A native of El Paso and a graduate of the University of Texas, Raymund Paredes spent most of his academic career teaching English and working as an administrator at the University of California, Los Angeles. By the time he returned home to become Texas commissioner of higher education in 2004, the state had already identified an impending higher education crisis.
In 2000, with participation and success rates at Texas colleges lagging significantly behind those of comparable states, a plan was adopted to bring Texas up to the level of its peers within 15 years. “Too few higher education programs are noted for excellence and too few higher education research efforts have reached their full potential,” noted the authors of Closing the Gaps by 2015. “Texas must take bold steps for the future success of its people.”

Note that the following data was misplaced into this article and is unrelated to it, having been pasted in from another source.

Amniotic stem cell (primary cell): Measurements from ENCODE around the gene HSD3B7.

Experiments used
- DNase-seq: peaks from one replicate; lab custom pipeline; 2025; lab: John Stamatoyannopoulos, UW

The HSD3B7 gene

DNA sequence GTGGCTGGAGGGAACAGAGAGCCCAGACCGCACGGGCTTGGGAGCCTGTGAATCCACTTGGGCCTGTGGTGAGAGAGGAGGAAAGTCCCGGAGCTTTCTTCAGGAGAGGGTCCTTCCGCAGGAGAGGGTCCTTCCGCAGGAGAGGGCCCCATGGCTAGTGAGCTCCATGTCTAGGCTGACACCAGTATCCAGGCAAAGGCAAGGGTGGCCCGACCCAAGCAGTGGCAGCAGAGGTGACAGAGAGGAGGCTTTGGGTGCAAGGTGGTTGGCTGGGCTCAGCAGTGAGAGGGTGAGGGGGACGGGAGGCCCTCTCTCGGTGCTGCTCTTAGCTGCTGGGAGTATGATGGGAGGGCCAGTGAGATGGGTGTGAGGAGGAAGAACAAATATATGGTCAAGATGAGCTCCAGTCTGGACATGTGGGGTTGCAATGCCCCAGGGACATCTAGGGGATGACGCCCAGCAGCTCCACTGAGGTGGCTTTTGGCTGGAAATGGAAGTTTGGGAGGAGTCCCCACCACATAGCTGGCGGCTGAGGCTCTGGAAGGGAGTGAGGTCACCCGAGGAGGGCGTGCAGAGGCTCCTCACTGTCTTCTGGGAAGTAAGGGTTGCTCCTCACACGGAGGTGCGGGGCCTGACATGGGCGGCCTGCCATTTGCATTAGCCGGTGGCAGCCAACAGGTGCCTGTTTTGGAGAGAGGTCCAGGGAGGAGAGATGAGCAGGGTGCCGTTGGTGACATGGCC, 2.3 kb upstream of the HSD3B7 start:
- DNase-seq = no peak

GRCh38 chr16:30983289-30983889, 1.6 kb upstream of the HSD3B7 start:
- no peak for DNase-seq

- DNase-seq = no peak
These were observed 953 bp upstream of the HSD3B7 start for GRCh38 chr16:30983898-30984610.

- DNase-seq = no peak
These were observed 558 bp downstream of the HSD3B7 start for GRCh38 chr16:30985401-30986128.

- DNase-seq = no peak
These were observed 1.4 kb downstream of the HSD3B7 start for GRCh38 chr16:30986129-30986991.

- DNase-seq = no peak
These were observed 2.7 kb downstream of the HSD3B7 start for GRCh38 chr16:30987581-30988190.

A decade later, multiple targets still haven’t been met and many higher education metrics remain less than encouraging: Only five public universities have six-year graduation rates above 50 percent, only three out of 10 full-time community college students earn any credential after six years, and only 22 percent of students graduate from high school college-ready. Seeking to refocus their efforts on key improvements, the Texas Higher Education Coordinating Board, which Paredes oversees, released an accelerated version of the Closing the Gaps plan in January.
On Tuesday, Paredes sat down with the Tribune to talk about the state of higher education in Texas and the bold steps that still need to be taken — and if, given the size of the coming budget shortfall, we can afford to take them.